I just returned from attending several retail energy and consumer finance conferences where modeling, profiling and segmentation was all the talk of the town. But what makes one data analytics approach different from the other, and what works best for different industries? To help answer this question, I’d like to touch on a previous article from the SourceLink blog that explained these disciplines, and shed some new light on some of the different ways to utilize data analytics.

Have you ever received a piece of mail that was personalized – had your name on it – but just didn’t speak to you? Have you ever had an ad pop-up on your mobile device that would have been better suited for your 10-year old daughter? Or, have you ever gone to your favorite website, which you visit daily, and the banner ads speak to a store that isn’t even located in your state?

These are all examples of how profiling, segmentation and modeling probably haven’t been done to reach you with the most relevant messaging possible. So how are these analytical processes defined and typically used?

1. Profiling
Profiling leverages a wealth of data to determine what elements are statistically different between segments.  In simple terms, it defines what your target audience looks like in terms of demographic, lifestyle, financial attributes and other characteristics.  Profiling is a very good analytical baseline from which to gain customer insights and develop marketing strategies around communications content- right message to the right audience.  In determining your best customer, this methodology builds a picture of your ideal target audience, and can be used to determine pre-selection criteria for other, more complex, types of segmentation. Profiling can provide the building blocks to open the doors to modeling and segmentation strategies that will allow you to harness a multichannel marketing approach with relevant messaging for your acquisition and retention programs.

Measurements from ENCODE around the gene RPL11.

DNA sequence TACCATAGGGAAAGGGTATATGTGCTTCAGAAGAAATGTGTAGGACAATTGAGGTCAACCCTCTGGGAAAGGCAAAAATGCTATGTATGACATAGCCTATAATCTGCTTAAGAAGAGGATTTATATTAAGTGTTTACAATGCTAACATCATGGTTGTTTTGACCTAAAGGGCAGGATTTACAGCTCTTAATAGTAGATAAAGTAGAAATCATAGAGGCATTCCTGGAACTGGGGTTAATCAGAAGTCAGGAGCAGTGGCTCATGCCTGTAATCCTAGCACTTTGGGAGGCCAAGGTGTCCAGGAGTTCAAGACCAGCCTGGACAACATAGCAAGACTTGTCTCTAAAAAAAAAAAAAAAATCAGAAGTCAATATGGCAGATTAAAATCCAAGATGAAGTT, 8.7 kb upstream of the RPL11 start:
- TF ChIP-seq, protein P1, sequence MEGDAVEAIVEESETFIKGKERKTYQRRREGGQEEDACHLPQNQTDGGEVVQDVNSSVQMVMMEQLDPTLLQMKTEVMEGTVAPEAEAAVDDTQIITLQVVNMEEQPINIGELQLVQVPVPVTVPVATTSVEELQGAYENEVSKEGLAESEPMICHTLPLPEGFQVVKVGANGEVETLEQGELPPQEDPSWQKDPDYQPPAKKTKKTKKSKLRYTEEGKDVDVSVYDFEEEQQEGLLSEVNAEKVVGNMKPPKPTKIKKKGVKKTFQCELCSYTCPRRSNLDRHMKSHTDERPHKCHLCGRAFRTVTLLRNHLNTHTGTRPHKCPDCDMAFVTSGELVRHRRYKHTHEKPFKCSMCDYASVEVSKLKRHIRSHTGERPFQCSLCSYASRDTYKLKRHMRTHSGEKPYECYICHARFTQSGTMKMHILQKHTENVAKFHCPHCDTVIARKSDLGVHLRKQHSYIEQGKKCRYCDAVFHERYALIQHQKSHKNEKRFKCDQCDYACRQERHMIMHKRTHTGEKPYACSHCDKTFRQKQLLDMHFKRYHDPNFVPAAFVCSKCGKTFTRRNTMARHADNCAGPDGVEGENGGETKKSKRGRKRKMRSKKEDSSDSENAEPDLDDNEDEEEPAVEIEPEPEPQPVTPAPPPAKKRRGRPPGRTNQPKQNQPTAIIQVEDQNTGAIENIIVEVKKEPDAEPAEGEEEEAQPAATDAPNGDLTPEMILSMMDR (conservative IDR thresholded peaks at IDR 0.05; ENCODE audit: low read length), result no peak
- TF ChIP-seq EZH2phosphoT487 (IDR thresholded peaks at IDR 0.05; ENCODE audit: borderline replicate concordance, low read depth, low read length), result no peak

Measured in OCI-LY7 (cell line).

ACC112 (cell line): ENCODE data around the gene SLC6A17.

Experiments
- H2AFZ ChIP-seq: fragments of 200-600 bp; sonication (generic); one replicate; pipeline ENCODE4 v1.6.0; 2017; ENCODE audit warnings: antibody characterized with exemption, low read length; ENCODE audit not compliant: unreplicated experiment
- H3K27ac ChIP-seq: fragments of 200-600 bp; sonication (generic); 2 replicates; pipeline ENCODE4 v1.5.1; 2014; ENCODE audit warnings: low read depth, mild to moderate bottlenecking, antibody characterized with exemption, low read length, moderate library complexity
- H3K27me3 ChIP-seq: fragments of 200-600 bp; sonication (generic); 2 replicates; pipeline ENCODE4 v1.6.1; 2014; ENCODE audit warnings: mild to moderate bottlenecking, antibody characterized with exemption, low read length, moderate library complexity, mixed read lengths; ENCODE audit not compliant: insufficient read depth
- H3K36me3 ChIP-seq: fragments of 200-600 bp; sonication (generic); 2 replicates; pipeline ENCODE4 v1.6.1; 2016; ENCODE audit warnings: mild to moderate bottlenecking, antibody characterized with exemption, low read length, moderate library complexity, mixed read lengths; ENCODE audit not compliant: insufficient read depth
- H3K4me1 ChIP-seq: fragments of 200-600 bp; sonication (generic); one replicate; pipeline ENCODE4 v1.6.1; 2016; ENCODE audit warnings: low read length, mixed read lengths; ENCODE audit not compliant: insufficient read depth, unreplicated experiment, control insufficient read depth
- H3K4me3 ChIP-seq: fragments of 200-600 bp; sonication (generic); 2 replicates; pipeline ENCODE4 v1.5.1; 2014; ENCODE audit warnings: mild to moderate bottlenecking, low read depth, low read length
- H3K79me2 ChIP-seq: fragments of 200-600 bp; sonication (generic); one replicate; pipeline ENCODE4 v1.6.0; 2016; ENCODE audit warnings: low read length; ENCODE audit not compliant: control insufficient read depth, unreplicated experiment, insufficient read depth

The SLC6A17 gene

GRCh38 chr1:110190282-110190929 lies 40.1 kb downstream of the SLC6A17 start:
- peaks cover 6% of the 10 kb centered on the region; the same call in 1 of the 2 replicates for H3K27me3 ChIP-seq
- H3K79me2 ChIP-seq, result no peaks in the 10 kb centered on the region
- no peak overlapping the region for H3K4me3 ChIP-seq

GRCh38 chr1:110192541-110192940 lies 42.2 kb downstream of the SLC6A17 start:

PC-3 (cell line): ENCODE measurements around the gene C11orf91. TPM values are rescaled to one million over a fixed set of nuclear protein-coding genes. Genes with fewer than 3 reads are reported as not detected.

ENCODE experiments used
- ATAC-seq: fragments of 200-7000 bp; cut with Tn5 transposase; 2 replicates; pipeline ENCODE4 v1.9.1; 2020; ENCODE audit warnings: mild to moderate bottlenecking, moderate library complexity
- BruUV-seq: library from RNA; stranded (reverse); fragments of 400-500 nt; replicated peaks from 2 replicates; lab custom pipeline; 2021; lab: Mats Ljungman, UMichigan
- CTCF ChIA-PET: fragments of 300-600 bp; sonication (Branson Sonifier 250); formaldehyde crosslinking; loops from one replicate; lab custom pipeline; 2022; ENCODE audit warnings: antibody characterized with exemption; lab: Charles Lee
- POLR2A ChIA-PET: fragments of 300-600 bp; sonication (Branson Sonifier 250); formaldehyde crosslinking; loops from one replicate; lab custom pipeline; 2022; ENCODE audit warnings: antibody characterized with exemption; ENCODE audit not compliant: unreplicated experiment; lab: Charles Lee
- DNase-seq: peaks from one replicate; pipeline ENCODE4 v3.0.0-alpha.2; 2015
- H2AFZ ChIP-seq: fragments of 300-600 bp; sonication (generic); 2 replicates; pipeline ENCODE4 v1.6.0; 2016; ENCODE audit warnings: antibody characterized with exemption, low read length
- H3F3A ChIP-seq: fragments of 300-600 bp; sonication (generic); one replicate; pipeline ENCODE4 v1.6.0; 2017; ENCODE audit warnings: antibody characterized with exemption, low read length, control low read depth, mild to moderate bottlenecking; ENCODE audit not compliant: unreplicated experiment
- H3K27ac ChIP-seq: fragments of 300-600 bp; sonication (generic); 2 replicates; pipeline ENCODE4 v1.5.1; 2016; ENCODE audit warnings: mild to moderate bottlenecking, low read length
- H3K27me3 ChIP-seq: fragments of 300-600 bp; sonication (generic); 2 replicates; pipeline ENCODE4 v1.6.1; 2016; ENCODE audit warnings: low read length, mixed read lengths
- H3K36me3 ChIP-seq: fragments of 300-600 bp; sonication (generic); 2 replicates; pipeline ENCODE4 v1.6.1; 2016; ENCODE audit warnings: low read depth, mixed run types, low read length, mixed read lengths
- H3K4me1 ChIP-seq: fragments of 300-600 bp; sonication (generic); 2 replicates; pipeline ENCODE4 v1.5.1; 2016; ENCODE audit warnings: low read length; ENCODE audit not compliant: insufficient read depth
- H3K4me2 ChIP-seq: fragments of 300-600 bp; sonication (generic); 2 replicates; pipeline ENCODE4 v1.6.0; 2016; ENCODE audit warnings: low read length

2. Segmentation
Segmentation is the art of dividing a consumer universe into like, or similar, clusters.  For the purpose of this discussion, segmentation relates to similar clusters of customers.  By tailoring the offering (creative/communication, product, channel, price) to different segments, you are able to better identify and meet the needs of a distinct group of customers. Segmentation built on the basis of the unique characteristics of your customers is extremely powerful for developing highly relevant marketing strategies and campaigns.  Building your unique customer segments is both a data analytics and creative exercise.  The result is an understanding of your customers that is highly aligned with the goals and strategies of your organization, all geared to drive profitability.

3. Modeling
Modeling is essentially predictive mathematics.  The process involves utilizing the name and address of customers and appending hundreds of variables – including demographics, lifestyle characteristics, socioeconomic variables and aggregate credit information. The modeling process allows you to leverage hundreds of variables to determine which variables are most predictive of your desired outcome. Modeling can also help you address key marketing priorities, such as identifying those customers most likely to churn or attrite. Modeling is best used to target predictive behavior.  This methodology is especially important in the industries I work with most – healthcare, retail energy, and financial services.

All of these analytical processes work well with one another and are even dependent on one another.  Often, you cannot build a segmentation strategy without first developing a profile of your ideal customer. But all three are essential in retention and acquisition strategies, and to better understand the similarities and differences between your customers and prospects. Whether your aim is to use data analytics to find your best customers, or to reduce yearly customer churn, as just two examples, these customer intelligence tools are used to make your company more profitable, and to generate significant return on investment.

The combination of profiling, segmentation and modeling are critical to best-in-class marketing.  Profiling is excellent for communicating with stakeholders to develop an overall corporate strategy.   Segmentation allows you to talk with customers in a way that is most meaningful to them; what to say; how to say it; what images, colors, and styles to use; and how to motivate them to action.  Modeling is best leveraged to determine who is most likely to take the action you desire – response, renewal, enrollment, etc.  Often, companies make the mistake of choosing one approach over the other when, in fact, all three work synergistically to produce the best marketing campaigns and the best results.